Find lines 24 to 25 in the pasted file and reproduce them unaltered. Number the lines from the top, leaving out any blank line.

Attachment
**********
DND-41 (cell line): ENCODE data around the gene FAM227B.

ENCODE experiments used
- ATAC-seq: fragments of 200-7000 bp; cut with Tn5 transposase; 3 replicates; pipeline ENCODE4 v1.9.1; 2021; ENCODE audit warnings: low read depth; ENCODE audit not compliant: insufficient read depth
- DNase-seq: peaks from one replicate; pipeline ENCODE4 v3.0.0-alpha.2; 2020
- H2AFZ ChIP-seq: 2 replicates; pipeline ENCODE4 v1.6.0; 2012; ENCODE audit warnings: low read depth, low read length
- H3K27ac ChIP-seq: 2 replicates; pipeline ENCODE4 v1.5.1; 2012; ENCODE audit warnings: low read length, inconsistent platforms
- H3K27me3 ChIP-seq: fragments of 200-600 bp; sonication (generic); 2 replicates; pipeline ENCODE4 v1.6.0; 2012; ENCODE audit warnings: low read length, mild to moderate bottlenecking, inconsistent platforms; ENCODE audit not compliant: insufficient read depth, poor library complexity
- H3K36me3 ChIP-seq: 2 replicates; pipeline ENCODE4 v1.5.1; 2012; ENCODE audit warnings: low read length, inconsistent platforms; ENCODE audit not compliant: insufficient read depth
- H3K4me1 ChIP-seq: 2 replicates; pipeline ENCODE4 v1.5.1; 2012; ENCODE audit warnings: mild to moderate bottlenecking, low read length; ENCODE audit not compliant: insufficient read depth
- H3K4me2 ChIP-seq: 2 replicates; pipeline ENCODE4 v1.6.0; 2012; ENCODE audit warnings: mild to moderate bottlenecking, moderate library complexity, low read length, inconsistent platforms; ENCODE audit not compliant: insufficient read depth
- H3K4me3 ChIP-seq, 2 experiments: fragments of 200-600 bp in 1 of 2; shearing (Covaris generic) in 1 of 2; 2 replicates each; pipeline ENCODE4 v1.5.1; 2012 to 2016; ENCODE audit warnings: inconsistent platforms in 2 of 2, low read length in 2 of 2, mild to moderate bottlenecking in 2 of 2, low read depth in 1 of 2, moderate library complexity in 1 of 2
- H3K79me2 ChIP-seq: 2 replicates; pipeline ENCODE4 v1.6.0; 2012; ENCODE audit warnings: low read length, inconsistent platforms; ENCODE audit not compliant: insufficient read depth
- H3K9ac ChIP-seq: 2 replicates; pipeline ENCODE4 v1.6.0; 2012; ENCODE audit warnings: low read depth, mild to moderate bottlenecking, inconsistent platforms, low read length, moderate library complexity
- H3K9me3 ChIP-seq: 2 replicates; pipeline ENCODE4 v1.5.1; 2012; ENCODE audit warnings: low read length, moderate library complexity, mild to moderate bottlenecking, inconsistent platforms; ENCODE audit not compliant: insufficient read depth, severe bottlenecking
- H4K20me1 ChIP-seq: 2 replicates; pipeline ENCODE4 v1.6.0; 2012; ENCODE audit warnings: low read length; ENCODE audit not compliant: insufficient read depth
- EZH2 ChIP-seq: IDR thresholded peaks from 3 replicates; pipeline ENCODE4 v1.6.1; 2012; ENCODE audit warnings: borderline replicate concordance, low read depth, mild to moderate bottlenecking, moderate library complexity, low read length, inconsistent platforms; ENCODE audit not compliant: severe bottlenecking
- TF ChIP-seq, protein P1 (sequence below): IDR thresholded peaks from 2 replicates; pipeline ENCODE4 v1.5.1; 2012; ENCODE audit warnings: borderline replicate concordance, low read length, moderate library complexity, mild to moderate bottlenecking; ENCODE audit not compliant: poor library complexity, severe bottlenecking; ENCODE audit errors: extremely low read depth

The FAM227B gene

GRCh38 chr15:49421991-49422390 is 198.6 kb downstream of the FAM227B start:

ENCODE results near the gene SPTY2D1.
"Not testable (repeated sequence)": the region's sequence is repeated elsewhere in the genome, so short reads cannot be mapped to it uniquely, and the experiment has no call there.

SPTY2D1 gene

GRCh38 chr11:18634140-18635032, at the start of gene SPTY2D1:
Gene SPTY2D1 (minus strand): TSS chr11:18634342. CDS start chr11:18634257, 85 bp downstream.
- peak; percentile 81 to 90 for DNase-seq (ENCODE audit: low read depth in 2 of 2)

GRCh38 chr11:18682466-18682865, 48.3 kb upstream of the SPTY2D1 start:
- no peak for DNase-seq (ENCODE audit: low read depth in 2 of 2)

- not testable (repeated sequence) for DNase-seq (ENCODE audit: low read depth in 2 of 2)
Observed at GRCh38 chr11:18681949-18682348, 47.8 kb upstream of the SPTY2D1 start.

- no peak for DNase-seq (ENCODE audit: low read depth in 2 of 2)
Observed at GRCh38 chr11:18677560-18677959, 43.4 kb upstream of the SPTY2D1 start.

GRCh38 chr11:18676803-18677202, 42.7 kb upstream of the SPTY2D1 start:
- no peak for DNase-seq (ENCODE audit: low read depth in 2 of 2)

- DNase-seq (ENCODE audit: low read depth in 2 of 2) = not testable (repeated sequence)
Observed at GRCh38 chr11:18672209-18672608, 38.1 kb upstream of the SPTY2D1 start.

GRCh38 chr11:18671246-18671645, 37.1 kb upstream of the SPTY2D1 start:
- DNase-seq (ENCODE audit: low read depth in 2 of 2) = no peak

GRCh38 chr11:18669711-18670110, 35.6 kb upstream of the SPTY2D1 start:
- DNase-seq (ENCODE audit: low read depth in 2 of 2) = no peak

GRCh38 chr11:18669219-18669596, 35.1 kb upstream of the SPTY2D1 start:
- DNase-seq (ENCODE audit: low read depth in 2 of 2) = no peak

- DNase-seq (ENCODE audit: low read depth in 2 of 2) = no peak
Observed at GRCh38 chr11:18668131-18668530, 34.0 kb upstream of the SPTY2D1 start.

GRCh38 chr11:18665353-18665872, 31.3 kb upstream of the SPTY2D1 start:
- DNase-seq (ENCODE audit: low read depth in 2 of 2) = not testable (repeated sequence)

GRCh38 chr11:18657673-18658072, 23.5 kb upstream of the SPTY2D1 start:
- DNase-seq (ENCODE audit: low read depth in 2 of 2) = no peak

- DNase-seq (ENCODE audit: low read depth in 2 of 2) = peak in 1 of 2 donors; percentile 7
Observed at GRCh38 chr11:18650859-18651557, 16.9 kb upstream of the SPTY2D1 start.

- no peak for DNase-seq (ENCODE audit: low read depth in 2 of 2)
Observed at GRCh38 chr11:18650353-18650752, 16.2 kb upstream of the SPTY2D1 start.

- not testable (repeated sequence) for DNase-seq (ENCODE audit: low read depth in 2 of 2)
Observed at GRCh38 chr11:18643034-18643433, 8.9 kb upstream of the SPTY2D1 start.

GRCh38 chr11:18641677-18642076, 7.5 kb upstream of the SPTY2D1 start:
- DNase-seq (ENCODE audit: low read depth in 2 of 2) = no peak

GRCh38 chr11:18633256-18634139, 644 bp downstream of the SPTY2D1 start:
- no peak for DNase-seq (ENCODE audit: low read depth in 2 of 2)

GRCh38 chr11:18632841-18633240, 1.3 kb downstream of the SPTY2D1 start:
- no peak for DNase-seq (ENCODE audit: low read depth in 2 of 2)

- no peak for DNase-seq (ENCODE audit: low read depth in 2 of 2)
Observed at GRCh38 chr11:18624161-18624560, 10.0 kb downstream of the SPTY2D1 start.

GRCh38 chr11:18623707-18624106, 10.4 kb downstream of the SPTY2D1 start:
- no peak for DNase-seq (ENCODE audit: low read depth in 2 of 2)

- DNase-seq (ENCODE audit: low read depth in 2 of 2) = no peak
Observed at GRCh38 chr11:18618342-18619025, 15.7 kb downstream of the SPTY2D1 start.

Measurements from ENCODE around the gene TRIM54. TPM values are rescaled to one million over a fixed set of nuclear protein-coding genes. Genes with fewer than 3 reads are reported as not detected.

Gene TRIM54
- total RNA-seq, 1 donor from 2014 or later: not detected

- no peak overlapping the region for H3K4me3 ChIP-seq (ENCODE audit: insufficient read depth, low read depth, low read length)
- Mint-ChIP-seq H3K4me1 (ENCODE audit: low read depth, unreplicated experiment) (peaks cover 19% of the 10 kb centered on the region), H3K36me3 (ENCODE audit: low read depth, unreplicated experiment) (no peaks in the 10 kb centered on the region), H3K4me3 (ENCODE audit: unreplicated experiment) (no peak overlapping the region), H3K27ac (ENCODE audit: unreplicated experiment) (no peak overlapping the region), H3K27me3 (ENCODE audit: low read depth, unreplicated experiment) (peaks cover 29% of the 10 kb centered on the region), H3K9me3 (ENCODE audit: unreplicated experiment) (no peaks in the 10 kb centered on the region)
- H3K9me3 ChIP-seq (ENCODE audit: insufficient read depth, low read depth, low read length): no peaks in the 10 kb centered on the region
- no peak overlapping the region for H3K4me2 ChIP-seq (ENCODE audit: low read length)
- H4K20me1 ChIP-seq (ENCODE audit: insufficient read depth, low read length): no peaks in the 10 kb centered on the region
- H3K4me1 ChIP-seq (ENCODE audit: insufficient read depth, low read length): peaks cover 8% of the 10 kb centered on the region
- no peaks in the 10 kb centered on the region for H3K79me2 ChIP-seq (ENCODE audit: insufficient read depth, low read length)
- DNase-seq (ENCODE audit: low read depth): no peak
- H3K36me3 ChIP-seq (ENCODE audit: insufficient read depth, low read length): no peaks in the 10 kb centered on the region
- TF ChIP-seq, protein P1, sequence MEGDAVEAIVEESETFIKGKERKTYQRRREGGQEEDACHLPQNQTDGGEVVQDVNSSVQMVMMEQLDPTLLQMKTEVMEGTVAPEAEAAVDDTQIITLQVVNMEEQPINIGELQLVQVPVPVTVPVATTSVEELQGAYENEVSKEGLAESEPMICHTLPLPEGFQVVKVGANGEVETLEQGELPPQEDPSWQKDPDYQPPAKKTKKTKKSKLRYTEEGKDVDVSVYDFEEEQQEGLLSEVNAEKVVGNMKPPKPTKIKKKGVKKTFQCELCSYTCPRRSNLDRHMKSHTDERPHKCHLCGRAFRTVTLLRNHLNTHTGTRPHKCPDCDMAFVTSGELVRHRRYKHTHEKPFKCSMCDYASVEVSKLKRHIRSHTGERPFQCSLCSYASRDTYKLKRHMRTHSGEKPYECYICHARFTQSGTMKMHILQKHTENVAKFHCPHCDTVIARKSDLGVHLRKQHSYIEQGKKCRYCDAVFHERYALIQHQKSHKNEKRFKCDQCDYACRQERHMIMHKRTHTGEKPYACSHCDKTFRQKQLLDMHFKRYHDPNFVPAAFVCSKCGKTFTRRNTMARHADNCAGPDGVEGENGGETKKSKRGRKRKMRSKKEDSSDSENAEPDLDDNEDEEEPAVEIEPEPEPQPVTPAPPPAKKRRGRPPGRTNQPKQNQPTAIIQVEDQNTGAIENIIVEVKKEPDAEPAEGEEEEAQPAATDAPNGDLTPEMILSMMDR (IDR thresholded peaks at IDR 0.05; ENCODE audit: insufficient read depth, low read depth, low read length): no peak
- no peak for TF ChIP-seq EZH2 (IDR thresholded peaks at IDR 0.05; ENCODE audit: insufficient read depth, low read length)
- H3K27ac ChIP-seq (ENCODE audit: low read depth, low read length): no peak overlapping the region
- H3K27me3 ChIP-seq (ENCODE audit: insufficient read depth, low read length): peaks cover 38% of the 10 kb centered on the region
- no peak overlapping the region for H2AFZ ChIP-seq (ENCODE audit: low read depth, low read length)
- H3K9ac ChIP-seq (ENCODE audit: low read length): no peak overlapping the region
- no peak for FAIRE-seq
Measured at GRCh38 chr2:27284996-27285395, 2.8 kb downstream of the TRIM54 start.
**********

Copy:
Gene SPTY2D1 (minus strand): TSS chr11:18634342. CDS start chr11:18634257, 85 bp downstream.
- peak; percentile 81 to 90 for DNase-seq (ENCODE audit: low read depth in 2 of 2)